Shura Council members blame women for harassment

Rana Muhammad Taha
4 Min Read
After long deliberations, the Shura Council passed the political participation bill (DNE/ File Photo)
Shura Council blamed women for harassment (DNE/ FILE PHOTO)
Shura Council blamed women for harassment (DNE/ FILE PHOTO)

The Shura Council Human Rights Committee addressed on Monday the recent wave of sexual harassment proliferating during mass protests, calling for specifying places of protest for females.

“Women should not mingle with men during protests,” said Reda Al-Hefnawy, Freedom and Justice Party (FJP) member. “How can the Ministry of Interior be tasked with protecting a lady who stands among a group of men?”

Adel Afifi, a prominent board member of the Salafi Party Al-Asala, blamed women for the sexual harassment phenomenon. “A woman who joins protests among thugs and street inhabitants should protect herself before asking the Ministry of Interior to offer her protection,” Afifi said, adding that police officers are incapable of protecting themselves.

Salafi Al-Nour Party member Salah Abdel Salam also believed women were responsible for sexual harassment. “The woman bears the offence when she chooses to protest in places filled with thugs,” Abdel Salam said. He added that, nevertheless, the phenomenon needs to be addressed.

“Women sometimes cause rape upon themselves through putting themselves in a position which makes them subject to rape,” Afifi said. He called for punishing the “children” who commit such acts even if their punishment breaches international conventions.

“Some foreign-funded organisations are imposing western beliefs upon us; tents present in some squares witness prostitution,” he said.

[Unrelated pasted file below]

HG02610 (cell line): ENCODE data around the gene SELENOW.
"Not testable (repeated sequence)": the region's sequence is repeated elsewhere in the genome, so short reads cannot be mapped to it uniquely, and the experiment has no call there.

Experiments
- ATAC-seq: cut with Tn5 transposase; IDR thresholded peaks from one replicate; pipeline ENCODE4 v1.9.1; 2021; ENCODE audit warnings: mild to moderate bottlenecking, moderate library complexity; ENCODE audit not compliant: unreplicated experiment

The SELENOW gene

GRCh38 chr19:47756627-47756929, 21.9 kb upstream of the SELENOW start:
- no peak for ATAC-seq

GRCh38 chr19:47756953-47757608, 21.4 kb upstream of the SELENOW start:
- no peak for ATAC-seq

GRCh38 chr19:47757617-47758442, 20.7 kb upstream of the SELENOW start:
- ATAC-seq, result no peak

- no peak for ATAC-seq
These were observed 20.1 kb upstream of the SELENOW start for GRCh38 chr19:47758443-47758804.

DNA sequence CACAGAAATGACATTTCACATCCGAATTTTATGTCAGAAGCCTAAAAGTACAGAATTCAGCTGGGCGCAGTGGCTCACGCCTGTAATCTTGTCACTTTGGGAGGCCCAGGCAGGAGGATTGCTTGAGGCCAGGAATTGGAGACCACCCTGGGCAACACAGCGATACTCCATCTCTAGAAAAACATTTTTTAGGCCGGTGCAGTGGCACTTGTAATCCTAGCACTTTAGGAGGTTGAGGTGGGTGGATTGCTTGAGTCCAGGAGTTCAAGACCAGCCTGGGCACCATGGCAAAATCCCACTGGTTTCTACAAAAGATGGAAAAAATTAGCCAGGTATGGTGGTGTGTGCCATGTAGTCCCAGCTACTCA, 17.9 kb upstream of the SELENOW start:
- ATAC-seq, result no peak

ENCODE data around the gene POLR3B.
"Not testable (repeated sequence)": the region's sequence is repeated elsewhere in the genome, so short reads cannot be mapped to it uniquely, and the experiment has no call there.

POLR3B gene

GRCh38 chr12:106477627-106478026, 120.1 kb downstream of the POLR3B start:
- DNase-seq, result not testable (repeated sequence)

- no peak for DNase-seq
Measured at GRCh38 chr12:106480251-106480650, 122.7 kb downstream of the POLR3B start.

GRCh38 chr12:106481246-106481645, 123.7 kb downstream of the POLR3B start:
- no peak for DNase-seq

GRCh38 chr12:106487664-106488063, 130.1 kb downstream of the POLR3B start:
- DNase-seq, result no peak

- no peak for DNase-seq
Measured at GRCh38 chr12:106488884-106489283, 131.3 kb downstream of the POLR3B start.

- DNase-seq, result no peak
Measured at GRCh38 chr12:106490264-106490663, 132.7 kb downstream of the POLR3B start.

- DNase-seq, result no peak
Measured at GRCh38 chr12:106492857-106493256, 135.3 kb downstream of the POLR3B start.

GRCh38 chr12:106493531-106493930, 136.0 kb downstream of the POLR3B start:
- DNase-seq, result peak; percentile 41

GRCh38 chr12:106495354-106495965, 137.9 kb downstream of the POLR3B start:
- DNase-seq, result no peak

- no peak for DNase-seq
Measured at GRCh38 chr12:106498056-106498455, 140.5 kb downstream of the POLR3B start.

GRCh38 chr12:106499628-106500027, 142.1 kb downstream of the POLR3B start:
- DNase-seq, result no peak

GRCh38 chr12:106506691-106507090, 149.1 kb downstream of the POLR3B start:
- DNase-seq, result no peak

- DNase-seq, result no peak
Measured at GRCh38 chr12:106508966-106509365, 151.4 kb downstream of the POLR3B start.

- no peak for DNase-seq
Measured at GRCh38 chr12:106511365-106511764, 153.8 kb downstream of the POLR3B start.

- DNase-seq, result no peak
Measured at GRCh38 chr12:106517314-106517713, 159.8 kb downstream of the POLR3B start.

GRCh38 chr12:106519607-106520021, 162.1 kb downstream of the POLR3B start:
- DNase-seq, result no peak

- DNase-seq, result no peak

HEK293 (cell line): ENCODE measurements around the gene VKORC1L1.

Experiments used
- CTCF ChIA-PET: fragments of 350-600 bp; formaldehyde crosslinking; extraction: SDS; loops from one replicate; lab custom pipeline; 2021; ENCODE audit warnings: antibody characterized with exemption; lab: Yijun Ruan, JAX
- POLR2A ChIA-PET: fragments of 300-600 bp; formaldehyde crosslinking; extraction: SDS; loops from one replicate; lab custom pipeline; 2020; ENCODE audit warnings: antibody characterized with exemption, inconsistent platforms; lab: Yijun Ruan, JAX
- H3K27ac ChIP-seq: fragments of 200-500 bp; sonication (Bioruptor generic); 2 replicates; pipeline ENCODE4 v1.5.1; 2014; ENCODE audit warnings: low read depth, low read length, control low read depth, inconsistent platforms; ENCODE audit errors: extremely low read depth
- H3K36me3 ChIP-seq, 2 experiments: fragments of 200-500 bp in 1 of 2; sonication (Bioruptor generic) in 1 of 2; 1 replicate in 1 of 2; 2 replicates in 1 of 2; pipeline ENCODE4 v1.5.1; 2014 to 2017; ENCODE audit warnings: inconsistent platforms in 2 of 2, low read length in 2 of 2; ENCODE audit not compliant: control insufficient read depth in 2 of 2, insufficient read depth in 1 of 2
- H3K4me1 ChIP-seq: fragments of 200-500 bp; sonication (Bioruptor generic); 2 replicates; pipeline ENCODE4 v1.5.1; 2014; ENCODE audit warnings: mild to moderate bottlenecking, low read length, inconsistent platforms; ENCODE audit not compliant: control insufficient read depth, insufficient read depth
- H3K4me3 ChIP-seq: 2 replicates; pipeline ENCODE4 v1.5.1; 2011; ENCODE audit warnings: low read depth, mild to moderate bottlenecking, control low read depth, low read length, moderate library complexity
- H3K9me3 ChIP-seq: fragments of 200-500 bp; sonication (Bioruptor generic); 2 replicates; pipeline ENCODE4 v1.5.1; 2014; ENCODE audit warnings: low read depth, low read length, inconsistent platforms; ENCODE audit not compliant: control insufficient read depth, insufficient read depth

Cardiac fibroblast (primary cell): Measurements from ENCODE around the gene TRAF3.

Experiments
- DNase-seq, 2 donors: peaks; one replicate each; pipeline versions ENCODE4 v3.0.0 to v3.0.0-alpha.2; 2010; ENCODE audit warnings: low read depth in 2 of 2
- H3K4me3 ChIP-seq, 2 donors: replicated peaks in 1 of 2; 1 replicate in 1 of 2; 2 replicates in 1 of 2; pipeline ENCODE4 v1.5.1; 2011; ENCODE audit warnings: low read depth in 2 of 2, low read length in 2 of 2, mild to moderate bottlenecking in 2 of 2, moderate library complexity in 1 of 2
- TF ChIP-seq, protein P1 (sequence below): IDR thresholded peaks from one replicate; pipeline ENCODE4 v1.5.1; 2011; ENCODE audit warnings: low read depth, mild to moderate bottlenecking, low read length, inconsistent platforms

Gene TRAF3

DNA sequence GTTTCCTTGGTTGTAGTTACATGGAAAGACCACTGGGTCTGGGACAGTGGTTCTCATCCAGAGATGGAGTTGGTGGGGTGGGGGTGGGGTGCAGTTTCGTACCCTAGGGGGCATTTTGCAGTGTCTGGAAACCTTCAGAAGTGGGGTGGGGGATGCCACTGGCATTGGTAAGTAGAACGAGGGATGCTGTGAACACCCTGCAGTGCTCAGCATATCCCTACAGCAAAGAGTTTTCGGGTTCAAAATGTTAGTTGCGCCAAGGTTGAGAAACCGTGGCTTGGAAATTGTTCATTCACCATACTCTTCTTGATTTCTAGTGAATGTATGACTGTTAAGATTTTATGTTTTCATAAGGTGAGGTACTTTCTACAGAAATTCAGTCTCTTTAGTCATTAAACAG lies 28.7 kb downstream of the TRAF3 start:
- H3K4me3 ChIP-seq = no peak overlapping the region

Committee head Ezz al-Din Al-Komy stated during the session that 24 acts of systematic rape cases have been observed in Tahrir Square recently. Al-Komy criticised state-owned and independent media outlets, accusing them of “putting the dragged protester Hamada Saber under the spotlights while ignoring the sexually assaulted girls”.

Ahmed Al-Khatib, head of the Appeals Court, held the political movements responsible for the assaults. He urged opposition movements to stop calling for protests as long as they are incapable of protecting the protesters against harassment.

Al-Khatib also stated that the non-governmental organisations “ought to defend women’s rights instead of concerning themselves with political issues”.

“What came out of the Shura Council today is horrible,” said Sally Zohney, a women’s rights activist. “Those statements are inhumane, to say the least.”

Zohney stated she doesn’t expect the Shura Council, the current legislative authority, to issue a law banning sexual harassment. She said she saw no point in engaging in a hearing session with the council about sexual harassment, describing the hearing as “a waste of time”.

 “The council knows quite well the problem of sexual harassment,” she said. “They won’t put themselves in any hassle coupled with issuing laws as long as a Peoples’ Assembly is expected to replace them soon.”

Zohney condemned the council members’ trial blaming the victim for the attacks instead of offering them help. “In facing social problems regarding assaults on women, the easy way out is always to separate them [the women] from the men,” Zohney said. “Yet, it’s disastrous to hear such solutions coming out of the Shura Council.”

An international march condemning sexual harassment in Egypt is scheduled to take place worldwide on Tuesday. Protesters are expected to rally outside Egyptian embassies throughout the world, and in Egyptian squares nationwide. Zohney expected the protests to gain momentum as a result of the statements issued during the Shura Council’s session.

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